Gauging the disaster damage


Mark Follman
January 3, 2005 9:48PM (UTC)

The tsunami that so cruelly stole Christmas for so many in South Asia and around the globe remains mind-boggling in terms of the loss of life. But as the waves of horrific news begin to recede a bit, the economic pain -- at least by some measures -- may not be as severe as initially anticipated. From the Times:

"In the economies of Sri Lanka, Indonesia, India, Thailand and the other affected countries, the tsunami is likely to register more as a small wave, because the two industries most heavily hit -- tourism and fishing -- make up small percentages of the overall economy.

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"Even as it has destroyed the livelihoods of millions of families in South Asia, the tsunami will shave only a few points off the region's economic growth this year. Depending on the importance of tourism in each country, the decrease is expected to range from less than 1 percent for Thailand to 2 percent for Sri Lanka and 4 percent for the Maldives, according to estimates by Standard Chartered Bank.

"Aceh, which bore the brunt of the tsunami damage in Indonesia, accounts for only 2 percent of Indonesia's economy. The tsunami apparently did not damage the region's most lucrative properties, oil and gas production facilities.

"Thailand's economy is expected to grow about 6 percent in 2005, about the same as in 2004. Tourism in southern Thailand around Phuket, the only part of the country affected, accounts for about 1.3 percent of the national economy."

Obviously, that's little consolation for all those experiencing the acute loss and suffering of the catastrophe. And the notion of a relatively less painful economic recovery also banks on enormous amounts of aid pouring in in a timely manner and being put to effective use.

"Already, much of the Phuket tourism has been rerouted to other Thai resort towns, and the damaged beach towns could well see a construction boom as up to $2 billion is expected to be invested to rebuild beachfront hotels, homes and shops. But Peter Harrold, the World Bank's country director for Sri Lanka, cautioned against using gross domestic product as the only measurement of the economic impact of the disaster. The loss was huge in houses, boats, ports, hotels, clinics, roads and railways, he pointed out, and all will have to be rebuilt. 'Overnight, a huge capital stock was wiped away,' he said.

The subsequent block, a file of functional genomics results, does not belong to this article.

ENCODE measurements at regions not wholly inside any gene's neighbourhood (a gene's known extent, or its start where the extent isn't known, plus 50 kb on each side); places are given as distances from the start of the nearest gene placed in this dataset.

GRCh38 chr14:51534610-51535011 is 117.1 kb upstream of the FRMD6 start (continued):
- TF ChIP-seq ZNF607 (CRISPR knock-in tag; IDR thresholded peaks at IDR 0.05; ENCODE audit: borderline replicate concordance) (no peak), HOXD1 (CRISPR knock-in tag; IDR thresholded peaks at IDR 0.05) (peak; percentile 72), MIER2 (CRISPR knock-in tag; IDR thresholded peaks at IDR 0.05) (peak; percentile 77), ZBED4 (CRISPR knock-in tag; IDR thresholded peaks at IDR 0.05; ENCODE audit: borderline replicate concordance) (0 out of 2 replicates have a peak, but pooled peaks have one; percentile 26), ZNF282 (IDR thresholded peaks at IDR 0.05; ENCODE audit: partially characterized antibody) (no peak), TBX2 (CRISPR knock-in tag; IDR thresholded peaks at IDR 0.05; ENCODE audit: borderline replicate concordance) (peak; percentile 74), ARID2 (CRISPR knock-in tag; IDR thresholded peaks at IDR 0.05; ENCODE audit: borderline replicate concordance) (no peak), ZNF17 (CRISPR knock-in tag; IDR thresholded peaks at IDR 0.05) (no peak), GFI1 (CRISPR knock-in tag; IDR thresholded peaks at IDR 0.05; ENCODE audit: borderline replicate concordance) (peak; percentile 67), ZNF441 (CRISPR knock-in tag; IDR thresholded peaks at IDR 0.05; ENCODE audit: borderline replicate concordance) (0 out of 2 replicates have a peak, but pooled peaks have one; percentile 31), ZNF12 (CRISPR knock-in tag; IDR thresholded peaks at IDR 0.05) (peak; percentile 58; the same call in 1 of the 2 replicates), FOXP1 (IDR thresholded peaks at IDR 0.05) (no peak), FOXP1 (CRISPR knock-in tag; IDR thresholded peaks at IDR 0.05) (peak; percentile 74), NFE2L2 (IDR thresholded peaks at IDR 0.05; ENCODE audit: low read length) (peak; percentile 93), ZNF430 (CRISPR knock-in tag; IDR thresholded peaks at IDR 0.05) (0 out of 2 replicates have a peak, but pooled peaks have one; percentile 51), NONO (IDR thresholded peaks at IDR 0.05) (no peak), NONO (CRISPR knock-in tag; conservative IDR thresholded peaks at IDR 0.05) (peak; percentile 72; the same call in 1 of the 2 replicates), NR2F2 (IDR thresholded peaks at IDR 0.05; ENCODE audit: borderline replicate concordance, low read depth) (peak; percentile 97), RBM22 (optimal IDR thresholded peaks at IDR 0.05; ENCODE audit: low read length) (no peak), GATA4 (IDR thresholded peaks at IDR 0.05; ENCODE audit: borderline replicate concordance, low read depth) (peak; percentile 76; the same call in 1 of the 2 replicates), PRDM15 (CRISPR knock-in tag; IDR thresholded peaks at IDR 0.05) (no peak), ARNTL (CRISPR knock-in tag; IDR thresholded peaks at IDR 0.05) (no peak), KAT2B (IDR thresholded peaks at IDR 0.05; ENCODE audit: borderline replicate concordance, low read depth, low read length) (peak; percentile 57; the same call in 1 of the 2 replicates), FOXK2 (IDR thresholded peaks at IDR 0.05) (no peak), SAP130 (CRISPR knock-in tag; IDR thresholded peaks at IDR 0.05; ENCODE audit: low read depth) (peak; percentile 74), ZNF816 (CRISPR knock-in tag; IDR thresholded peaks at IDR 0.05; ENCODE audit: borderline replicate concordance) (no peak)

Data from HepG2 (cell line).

"Most affected businesses and individuals along the rim of the Indian Ocean do not have insurance coverage for the kind of disaster they encountered a week ago. How much, or even whether, they will be compensated by their governments or through outside aid remains unclear."

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Logistics with immediate relief aid alone have already proven to be a problem.

"All too often, a surplus of good intentions leads to relief agencies tripping over one another in what Raymond C. Offenheiser, president of Oxfam America, has called 'the anarchy of altruism' that produces waste, duplication and frustration. There are already reports of unwanted clothing and other supplies piling up in the Indian state of Tamil Nadu, and one aid worker in Sri Lanka said the country has a surfeit of doctors at the same time it desperately needs water purification systems."


Mark Follman

Mark Follman is Salon's deputy news editor. Read his other articles here.

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